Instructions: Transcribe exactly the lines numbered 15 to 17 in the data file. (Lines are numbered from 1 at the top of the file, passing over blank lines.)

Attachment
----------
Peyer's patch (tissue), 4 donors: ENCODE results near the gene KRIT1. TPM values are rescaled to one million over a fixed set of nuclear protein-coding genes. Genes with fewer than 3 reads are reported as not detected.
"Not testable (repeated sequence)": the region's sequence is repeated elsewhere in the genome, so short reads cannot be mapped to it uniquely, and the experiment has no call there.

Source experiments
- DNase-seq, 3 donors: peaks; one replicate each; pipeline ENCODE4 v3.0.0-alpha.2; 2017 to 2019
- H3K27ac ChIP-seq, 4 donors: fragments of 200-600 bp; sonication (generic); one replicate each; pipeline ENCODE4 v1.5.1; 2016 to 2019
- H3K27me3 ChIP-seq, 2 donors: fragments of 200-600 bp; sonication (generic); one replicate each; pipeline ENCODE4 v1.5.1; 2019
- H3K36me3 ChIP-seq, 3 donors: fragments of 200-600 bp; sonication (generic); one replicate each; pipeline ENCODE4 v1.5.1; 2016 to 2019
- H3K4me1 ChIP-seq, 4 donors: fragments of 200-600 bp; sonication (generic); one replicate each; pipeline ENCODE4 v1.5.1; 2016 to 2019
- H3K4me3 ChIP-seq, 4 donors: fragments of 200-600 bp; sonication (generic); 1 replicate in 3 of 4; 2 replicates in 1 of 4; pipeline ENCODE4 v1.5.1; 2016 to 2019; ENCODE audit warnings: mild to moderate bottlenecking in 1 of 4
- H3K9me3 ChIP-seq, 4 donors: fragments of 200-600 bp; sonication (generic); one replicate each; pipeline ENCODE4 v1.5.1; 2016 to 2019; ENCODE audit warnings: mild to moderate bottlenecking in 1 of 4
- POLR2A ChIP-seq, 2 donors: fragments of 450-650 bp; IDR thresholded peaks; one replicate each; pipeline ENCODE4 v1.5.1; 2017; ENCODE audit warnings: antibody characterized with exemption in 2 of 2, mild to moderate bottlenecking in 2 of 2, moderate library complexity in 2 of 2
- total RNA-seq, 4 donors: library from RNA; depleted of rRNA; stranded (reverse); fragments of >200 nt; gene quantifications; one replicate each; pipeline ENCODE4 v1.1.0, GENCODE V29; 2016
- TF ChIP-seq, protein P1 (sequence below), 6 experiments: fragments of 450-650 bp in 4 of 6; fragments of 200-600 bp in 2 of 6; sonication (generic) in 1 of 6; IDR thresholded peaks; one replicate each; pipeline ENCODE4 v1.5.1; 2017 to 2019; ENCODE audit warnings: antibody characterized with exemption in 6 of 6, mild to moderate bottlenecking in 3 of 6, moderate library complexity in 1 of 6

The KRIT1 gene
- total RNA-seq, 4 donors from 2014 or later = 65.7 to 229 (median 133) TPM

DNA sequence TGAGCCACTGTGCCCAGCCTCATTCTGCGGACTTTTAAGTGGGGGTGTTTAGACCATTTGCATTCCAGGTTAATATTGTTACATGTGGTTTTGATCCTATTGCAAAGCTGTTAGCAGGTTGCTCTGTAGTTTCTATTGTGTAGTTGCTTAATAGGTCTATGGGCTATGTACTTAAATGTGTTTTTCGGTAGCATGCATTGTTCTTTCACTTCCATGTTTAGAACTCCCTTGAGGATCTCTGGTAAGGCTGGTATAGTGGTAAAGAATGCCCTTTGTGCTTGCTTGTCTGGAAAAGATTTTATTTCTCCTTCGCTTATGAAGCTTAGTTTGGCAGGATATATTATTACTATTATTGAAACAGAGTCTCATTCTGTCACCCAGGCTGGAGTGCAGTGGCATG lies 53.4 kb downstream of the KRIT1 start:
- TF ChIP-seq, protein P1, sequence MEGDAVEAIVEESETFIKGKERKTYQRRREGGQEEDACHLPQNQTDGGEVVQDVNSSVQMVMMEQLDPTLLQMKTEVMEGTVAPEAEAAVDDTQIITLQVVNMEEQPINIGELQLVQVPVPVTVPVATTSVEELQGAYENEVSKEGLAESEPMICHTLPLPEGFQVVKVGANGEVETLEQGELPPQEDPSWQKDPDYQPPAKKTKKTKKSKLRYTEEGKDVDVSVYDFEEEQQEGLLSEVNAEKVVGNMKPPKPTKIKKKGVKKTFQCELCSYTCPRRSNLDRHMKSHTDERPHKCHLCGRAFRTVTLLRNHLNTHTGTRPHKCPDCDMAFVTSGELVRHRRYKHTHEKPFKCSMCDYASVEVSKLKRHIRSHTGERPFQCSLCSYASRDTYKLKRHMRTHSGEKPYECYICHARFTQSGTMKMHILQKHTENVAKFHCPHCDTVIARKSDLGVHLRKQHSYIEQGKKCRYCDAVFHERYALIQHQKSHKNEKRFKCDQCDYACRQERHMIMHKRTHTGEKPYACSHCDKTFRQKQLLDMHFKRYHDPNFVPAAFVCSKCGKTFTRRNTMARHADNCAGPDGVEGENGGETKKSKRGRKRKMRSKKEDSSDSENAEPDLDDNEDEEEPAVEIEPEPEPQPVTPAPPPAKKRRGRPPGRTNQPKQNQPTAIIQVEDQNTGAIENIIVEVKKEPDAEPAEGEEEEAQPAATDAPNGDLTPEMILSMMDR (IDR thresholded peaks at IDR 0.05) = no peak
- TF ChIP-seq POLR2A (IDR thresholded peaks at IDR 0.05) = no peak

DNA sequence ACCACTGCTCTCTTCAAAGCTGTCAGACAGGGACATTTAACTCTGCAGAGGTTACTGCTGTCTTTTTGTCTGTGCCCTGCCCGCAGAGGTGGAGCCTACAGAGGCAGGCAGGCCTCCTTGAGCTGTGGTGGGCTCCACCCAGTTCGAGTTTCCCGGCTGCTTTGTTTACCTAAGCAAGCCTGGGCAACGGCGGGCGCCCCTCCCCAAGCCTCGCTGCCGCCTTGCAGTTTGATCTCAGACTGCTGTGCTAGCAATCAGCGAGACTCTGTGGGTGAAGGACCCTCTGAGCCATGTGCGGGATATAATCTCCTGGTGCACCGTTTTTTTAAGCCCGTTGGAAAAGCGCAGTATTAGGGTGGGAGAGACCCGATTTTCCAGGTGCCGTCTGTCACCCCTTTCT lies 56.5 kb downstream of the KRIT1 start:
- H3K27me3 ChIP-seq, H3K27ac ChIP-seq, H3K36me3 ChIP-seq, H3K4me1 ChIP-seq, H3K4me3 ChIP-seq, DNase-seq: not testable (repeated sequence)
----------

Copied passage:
- total RNA-seq, 4 donors from 2014 or later = 65.7 to 229 (median 133) TPM

DNA sequence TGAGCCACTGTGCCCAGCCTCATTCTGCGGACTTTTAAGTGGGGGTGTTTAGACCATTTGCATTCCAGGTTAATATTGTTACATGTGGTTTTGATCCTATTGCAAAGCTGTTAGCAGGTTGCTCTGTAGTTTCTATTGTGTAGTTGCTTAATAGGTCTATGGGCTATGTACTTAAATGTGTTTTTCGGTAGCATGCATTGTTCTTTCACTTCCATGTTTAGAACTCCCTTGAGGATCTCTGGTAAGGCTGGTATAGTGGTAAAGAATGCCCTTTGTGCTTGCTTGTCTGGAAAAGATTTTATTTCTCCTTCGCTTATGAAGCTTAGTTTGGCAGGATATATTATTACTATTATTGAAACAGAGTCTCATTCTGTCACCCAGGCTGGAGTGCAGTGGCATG lies 53.4 kb downstream of the KRIT1 start:
- TF ChIP-seq, protein P1, sequence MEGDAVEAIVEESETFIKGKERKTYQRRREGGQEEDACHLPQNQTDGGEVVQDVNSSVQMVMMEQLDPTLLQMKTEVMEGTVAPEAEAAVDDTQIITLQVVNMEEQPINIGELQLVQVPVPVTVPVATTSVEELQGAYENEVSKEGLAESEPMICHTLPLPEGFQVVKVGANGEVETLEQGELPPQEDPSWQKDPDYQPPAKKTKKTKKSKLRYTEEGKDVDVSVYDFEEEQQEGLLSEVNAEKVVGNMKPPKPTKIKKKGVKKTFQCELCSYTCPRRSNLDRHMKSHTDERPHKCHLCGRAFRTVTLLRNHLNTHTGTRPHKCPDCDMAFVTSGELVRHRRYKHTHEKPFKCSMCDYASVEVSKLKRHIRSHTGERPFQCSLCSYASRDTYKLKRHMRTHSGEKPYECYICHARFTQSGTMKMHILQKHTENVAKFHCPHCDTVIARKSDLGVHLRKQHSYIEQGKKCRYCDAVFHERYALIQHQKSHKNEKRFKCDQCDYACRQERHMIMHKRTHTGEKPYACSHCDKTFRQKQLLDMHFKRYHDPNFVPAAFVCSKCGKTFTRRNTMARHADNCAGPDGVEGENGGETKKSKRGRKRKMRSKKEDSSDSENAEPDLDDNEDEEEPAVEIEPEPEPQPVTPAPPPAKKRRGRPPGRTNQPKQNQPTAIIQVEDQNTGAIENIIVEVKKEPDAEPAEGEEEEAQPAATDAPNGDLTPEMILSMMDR (IDR thresholded peaks at IDR 0.05) = no peak